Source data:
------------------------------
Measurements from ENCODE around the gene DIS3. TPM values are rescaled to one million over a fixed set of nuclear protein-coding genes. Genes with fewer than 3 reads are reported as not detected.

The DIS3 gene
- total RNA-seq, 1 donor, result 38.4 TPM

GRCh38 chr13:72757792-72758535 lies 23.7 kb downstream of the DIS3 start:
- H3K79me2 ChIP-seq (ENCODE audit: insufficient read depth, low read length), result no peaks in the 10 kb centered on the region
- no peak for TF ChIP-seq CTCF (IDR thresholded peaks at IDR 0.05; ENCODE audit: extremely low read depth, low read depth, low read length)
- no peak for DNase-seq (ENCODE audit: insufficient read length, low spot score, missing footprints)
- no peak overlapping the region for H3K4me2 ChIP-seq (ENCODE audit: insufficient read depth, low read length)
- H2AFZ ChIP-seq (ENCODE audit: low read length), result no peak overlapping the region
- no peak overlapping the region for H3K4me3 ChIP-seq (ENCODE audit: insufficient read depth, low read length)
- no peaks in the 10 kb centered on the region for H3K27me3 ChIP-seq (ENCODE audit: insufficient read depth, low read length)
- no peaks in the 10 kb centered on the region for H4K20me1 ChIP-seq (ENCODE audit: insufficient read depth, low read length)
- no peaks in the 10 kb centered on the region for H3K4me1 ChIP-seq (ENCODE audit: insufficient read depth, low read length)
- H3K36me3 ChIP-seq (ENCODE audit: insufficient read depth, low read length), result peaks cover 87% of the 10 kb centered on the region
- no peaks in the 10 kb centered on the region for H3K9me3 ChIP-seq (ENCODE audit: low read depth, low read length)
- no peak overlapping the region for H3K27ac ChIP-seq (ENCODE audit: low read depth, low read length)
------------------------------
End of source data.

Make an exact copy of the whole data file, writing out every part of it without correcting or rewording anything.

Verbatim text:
Measurements from ENCODE around the gene DIS3. TPM values are rescaled to one million over a fixed set of nuclear protein-coding genes. Genes with fewer than 3 reads are reported as not detected.

The DIS3 gene
- total RNA-seq, 1 donor, result 38.4 TPM

GRCh38 chr13:72757792-72758535 lies 23.7 kb downstream of the DIS3 start:
- H3K79me2 ChIP-seq (ENCODE audit: insufficient read depth, low read length), result no peaks in the 10 kb centered on the region
- no peak for TF ChIP-seq CTCF (IDR thresholded peaks at IDR 0.05; ENCODE audit: extremely low read depth, low read depth, low read length)
- no peak for DNase-seq (ENCODE audit: insufficient read length, low spot score, missing footprints)
- no peak overlapping the region for H3K4me2 ChIP-seq (ENCODE audit: insufficient read depth, low read length)
- H2AFZ ChIP-seq (ENCODE audit: low read length), result no peak overlapping the region
- no peak overlapping the region for H3K4me3 ChIP-seq (ENCODE audit: insufficient read depth, low read length)
- no peaks in the 10 kb centered on the region for H3K27me3 ChIP-seq (ENCODE audit: insufficient read depth, low read length)
- no peaks in the 10 kb centered on the region for H4K20me1 ChIP-seq (ENCODE audit: insufficient read depth, low read length)
- no peaks in the 10 kb centered on the region for H3K4me1 ChIP-seq (ENCODE audit: insufficient read depth, low read length)
- H3K36me3 ChIP-seq (ENCODE audit: insufficient read depth, low read length), result peaks cover 87% of the 10 kb centered on the region
- no peaks in the 10 kb centered on the region for H3K9me3 ChIP-seq (ENCODE audit: low read depth, low read length)
- no peak overlapping the region for H3K27ac ChIP-seq (ENCODE audit: low read depth, low read length)